Most African economies range from moderately advanced capitalist systems with modern banks and stock markets to peasant and pastoral subsistent systems. Most African countries are also characterized by parallel institutions of governance – one is the state sanctioned (formal) system and the other is the traditional system, which is adhered to, primarily but not exclusively, by the segments of the population in the subsistence peasant and pastoral economic systems.
Traditional Institutions in Contemporary African Governance examines critical issues that are largely neglected in the literature, including why traditional institutions have remained entrenched, what the socioeconomic implications of fragmented institutional systems are, and whether they facilitate or impede democratization. The contributors investigate the organizational structure of traditional leadership, the level of adherence of the traditional systems, how dispute resolution, decision-making, and resource allocation are conducted in the traditional system, gender relations in the traditional system, and how the traditional institutions interact with the formal institutions.
Filling a conspicuous gap in the literature on African governance, this book will be of great interest to policy makers as well as students and scholars of African politics, political economy and democratization.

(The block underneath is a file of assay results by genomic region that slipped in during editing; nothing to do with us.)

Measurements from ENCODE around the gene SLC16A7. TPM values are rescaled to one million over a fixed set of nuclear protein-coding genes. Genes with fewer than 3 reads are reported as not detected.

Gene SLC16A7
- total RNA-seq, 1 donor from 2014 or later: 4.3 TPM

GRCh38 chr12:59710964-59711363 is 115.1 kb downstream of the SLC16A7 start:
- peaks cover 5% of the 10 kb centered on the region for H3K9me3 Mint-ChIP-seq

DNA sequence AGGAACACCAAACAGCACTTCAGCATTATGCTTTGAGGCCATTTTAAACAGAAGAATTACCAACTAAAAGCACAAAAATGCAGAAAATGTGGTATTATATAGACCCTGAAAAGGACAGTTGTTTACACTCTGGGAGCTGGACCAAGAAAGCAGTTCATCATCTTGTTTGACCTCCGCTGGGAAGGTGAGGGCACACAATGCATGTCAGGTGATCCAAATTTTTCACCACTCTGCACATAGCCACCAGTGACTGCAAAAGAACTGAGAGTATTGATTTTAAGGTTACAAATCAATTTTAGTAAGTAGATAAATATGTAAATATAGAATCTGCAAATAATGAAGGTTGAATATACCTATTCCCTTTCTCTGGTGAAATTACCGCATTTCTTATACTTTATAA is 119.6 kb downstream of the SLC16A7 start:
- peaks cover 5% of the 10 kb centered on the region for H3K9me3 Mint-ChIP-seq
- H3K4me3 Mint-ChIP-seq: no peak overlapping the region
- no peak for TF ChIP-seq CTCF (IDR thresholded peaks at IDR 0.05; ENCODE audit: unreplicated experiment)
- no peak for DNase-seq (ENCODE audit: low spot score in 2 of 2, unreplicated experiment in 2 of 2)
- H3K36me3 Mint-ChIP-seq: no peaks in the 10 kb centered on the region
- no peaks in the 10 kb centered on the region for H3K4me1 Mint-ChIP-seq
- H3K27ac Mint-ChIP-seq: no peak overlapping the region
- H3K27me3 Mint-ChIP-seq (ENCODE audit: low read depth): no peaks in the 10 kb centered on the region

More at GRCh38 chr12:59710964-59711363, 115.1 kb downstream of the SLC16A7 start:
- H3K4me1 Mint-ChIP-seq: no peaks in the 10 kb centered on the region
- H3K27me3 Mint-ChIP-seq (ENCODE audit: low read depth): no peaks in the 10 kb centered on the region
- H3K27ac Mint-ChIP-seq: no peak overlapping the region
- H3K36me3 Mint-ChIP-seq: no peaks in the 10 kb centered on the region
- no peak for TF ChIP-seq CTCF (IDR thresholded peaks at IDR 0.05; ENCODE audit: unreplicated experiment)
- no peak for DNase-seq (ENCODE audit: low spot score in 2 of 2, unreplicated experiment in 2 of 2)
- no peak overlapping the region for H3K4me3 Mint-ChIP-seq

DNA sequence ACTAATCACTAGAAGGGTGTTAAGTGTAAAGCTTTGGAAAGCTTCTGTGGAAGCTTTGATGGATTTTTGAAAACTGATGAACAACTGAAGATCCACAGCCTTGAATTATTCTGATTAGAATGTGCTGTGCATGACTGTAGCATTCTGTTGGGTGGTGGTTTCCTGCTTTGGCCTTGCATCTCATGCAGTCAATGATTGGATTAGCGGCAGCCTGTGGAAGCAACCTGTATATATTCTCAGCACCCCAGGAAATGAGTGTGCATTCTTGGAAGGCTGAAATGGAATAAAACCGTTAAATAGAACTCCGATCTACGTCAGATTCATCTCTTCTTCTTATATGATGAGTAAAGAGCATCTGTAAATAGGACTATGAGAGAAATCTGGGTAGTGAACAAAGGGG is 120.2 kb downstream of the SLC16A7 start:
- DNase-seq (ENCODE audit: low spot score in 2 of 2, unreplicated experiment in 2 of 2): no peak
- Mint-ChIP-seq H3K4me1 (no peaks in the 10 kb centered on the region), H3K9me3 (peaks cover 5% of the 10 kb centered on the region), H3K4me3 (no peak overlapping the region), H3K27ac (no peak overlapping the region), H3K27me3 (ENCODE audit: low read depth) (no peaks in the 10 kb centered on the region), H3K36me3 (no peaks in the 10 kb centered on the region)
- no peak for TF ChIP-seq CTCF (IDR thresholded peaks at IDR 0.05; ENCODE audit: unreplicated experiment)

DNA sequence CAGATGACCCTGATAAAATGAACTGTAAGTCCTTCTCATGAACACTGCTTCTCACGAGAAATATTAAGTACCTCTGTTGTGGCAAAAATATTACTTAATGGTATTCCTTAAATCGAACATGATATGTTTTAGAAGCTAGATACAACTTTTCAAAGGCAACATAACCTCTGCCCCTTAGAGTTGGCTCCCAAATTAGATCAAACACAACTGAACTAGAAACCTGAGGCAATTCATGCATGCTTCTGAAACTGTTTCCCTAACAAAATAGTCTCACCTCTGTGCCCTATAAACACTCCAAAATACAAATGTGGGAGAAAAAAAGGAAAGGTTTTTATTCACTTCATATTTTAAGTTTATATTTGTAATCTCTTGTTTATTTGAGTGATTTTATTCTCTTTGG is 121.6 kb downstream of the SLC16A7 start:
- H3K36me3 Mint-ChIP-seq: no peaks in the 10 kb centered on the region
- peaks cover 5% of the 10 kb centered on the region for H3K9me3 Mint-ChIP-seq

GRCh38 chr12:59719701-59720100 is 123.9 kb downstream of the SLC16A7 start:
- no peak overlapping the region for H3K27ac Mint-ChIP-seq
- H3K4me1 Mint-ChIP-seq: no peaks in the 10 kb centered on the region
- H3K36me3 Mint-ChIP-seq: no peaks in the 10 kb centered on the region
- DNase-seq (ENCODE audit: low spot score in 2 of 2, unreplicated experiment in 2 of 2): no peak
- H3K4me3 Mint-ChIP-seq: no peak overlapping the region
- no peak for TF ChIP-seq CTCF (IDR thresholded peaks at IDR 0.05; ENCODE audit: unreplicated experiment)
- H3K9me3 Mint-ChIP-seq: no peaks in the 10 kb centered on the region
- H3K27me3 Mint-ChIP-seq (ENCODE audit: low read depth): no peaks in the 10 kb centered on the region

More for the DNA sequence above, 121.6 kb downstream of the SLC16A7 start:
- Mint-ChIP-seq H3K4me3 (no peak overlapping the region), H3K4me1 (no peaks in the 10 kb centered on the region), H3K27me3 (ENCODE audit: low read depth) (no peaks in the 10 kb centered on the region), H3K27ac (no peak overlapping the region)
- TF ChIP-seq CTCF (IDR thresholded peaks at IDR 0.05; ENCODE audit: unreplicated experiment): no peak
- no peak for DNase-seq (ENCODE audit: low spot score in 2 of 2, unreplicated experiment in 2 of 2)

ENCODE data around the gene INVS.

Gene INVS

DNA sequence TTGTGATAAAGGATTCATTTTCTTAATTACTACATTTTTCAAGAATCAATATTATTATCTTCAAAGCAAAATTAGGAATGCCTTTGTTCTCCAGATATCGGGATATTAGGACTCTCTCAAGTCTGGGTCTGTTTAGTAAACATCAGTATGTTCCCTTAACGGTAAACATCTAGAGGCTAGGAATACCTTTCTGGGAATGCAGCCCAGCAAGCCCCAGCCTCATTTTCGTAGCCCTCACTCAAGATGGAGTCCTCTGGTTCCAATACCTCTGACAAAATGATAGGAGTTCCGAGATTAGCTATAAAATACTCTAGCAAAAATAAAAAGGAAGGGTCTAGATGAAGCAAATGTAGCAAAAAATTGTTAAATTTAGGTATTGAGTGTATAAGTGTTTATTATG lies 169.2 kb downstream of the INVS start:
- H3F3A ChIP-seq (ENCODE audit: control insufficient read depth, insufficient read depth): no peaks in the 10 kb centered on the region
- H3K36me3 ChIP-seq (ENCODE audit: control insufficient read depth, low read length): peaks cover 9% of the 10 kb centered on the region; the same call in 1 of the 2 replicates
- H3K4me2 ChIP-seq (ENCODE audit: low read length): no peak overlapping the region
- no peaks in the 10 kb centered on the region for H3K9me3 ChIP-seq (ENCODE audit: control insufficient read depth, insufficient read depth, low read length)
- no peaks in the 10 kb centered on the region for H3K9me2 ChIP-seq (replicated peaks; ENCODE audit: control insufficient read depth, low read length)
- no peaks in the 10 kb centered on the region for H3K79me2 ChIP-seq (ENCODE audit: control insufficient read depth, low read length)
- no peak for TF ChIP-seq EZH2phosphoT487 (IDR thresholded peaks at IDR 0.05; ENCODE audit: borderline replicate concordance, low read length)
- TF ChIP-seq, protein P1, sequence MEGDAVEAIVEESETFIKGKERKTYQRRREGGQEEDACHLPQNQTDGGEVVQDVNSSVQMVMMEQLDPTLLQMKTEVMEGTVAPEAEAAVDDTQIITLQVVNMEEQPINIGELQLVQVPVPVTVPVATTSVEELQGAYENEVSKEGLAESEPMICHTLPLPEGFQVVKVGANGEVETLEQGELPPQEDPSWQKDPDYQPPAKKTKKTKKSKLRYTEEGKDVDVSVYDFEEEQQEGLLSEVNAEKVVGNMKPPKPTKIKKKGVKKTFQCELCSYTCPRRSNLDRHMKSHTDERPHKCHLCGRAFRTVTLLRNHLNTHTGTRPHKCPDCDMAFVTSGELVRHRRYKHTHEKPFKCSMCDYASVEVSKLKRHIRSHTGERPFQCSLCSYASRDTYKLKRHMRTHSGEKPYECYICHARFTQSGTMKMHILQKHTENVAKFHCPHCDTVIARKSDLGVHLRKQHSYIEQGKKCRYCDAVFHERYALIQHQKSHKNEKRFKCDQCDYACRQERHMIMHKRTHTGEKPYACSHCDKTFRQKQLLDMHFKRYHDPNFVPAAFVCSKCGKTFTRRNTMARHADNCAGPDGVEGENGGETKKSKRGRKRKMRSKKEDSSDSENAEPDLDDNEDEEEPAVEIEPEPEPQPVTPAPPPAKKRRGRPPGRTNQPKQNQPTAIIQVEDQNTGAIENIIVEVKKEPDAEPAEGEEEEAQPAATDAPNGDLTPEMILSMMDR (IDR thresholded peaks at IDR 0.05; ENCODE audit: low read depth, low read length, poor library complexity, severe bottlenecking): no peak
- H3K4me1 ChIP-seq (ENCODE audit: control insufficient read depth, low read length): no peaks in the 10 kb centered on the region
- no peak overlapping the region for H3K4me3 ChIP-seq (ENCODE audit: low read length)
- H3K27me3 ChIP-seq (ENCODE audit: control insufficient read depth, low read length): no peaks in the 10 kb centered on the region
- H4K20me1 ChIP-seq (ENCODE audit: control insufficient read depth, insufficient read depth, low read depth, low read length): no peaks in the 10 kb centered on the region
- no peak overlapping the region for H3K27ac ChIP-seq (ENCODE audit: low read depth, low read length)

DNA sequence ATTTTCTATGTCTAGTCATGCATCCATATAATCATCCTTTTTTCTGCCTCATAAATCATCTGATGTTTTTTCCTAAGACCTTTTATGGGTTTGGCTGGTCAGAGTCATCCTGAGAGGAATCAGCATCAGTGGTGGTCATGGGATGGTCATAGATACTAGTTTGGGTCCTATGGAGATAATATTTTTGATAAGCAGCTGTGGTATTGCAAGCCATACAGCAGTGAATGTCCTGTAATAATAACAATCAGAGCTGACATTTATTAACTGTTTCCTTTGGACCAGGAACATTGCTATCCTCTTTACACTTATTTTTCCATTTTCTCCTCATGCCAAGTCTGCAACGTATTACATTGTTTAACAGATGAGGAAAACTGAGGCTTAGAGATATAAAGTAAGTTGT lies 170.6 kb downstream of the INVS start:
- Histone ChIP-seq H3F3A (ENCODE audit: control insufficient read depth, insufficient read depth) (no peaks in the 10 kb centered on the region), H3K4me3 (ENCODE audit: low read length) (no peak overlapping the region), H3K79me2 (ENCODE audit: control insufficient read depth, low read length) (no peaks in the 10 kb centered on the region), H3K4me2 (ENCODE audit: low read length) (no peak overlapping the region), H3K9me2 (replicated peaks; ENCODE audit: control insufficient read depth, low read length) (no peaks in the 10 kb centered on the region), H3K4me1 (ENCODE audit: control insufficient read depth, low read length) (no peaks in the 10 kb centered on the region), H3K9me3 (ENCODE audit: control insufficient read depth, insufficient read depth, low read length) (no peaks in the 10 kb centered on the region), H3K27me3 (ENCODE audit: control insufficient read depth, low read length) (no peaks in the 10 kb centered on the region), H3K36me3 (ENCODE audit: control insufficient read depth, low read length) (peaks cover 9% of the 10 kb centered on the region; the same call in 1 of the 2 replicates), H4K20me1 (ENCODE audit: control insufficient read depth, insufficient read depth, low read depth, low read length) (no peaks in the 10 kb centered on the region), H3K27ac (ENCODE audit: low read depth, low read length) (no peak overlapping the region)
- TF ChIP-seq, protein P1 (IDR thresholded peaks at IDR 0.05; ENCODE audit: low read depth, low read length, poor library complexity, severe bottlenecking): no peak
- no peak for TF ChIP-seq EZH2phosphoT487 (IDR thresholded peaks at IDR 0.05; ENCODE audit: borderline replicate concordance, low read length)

Table of Contents
1. Institutional Fragmentation in Africa and its implications
2. Leadership Structures and Adherence Levels of Traditional Institutions
3. Traditional Institutions of Governance in a democratic South Africa
4. Traditional Institutions of the Booranaa and the Nuer in Ethiopia
5. Traditional Institutions in Somaliland
6. Traditional Institutions of the Gurage People
7. Traditional Institutions of the Meru, Pokot, and Mijikenda Communities in Kenya
8. Eritrea’s Experience in Reconciling the Formal and Traditional Institutions in Its judicial system
9. The relevance of Lesotho’s chieftainship system to contemporary governance
10. "Civil Chieftaincy" in African Governance
11. Relevance of Traditional Institutions and How they might be Reconciled with the Formal Institutions
12. Conclusion: Lessons Learned and Policy Implications
Kidane Mengisteab is Professor of African Studies and Political Science at Pennsylvania State University, USA.
Gerard Hagg is a Chief Research Specialist at the Human Sciences Research Council, South Africa.